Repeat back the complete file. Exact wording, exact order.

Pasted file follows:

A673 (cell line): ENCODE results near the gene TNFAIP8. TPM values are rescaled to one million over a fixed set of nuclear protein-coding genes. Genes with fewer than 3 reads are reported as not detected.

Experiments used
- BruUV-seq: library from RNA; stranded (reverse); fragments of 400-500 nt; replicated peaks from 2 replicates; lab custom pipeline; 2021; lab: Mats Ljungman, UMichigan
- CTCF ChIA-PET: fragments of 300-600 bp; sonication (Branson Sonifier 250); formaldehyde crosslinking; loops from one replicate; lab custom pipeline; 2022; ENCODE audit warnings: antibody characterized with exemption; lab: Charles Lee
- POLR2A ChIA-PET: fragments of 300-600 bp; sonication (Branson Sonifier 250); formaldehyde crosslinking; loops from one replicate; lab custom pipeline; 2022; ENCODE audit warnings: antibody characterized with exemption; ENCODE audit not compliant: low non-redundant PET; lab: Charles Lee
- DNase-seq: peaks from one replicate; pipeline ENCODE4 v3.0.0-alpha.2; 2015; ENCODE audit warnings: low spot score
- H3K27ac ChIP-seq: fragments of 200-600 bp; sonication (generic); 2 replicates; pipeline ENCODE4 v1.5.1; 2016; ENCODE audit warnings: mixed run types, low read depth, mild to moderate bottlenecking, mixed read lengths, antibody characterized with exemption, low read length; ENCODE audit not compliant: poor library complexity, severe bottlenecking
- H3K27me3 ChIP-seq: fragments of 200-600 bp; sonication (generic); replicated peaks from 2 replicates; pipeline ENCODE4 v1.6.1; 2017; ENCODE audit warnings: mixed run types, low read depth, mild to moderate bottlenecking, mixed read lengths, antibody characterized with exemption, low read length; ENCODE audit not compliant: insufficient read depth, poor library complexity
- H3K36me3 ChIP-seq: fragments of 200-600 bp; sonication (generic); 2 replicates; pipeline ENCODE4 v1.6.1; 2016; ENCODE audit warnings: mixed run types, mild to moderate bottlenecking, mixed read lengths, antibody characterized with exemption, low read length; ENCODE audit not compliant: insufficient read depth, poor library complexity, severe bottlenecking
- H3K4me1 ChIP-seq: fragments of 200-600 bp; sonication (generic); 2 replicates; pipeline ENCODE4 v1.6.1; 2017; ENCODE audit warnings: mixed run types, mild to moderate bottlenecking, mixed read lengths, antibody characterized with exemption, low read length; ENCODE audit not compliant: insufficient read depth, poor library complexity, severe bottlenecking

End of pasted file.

A673 (cell line): ENCODE results near the gene TNFAIP8. TPM values are rescaled to one million over a fixed set of nuclear protein-coding genes. Genes with fewer than 3 reads are reported as not detected.

Experiments used
- BruUV-seq: library from RNA; stranded (reverse); fragments of 400-500 nt; replicated peaks from 2 replicates; lab custom pipeline; 2021; lab: Mats Ljungman, UMichigan
- CTCF ChIA-PET: fragments of 300-600 bp; sonication (Branson Sonifier 250); formaldehyde crosslinking; loops from one replicate; lab custom pipeline; 2022; ENCODE audit warnings: antibody characterized with exemption; lab: Charles Lee
- POLR2A ChIA-PET: fragments of 300-600 bp; sonication (Branson Sonifier 250); formaldehyde crosslinking; loops from one replicate; lab custom pipeline; 2022; ENCODE audit warnings: antibody characterized with exemption; ENCODE audit not compliant: low non-redundant PET; lab: Charles Lee
- DNase-seq: peaks from one replicate; pipeline ENCODE4 v3.0.0-alpha.2; 2015; ENCODE audit warnings: low spot score
- H3K27ac ChIP-seq: fragments of 200-600 bp; sonication (generic); 2 replicates; pipeline ENCODE4 v1.5.1; 2016; ENCODE audit warnings: mixed run types, low read depth, mild to moderate bottlenecking, mixed read lengths, antibody characterized with exemption, low read length; ENCODE audit not compliant: poor library complexity, severe bottlenecking
- H3K27me3 ChIP-seq: fragments of 200-600 bp; sonication (generic); replicated peaks from 2 replicates; pipeline ENCODE4 v1.6.1; 2017; ENCODE audit warnings: mixed run types, low read depth, mild to moderate bottlenecking, mixed read lengths, antibody characterized with exemption, low read length; ENCODE audit not compliant: insufficient read depth, poor library complexity
- H3K36me3 ChIP-seq: fragments of 200-600 bp; sonication (generic); 2 replicates; pipeline ENCODE4 v1.6.1; 2016; ENCODE audit warnings: mixed run types, mild to moderate bottlenecking, mixed read lengths, antibody characterized with exemption, low read length; ENCODE audit not compliant: insufficient read depth, poor library complexity, severe bottlenecking
- H3K4me1 ChIP-seq: fragments of 200-600 bp; sonication (generic); 2 replicates; pipeline ENCODE4 v1.6.1; 2017; ENCODE audit warnings: mixed run types, mild to moderate bottlenecking, mixed read lengths, antibody characterized with exemption, low read length; ENCODE audit not compliant: insufficient read depth, poor library complexity, severe bottlenecking